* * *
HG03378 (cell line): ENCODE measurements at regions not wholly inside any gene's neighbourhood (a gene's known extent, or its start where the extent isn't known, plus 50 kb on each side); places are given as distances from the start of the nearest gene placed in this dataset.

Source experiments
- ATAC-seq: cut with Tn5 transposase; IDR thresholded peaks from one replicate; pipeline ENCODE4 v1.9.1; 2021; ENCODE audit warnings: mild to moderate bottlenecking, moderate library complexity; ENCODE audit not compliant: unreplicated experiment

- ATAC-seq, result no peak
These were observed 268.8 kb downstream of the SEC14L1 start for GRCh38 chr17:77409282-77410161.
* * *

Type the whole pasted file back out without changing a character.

HG03378 (cell line): ENCODE measurements at regions not wholly inside any gene's neighbourhood (a gene's known extent, or its start where the extent isn't known, plus 50 kb on each side); places are given as distances from the start of the nearest gene placed in this dataset.

Source experiments
- ATAC-seq: cut with Tn5 transposase; IDR thresholded peaks from one replicate; pipeline ENCODE4 v1.9.1; 2021; ENCODE audit warnings: mild to moderate bottlenecking, moderate library complexity; ENCODE audit not compliant: unreplicated experiment

- ATAC-seq, result no peak
These were observed 268.8 kb downstream of the SEC14L1 start for GRCh38 chr17:77409282-77410161.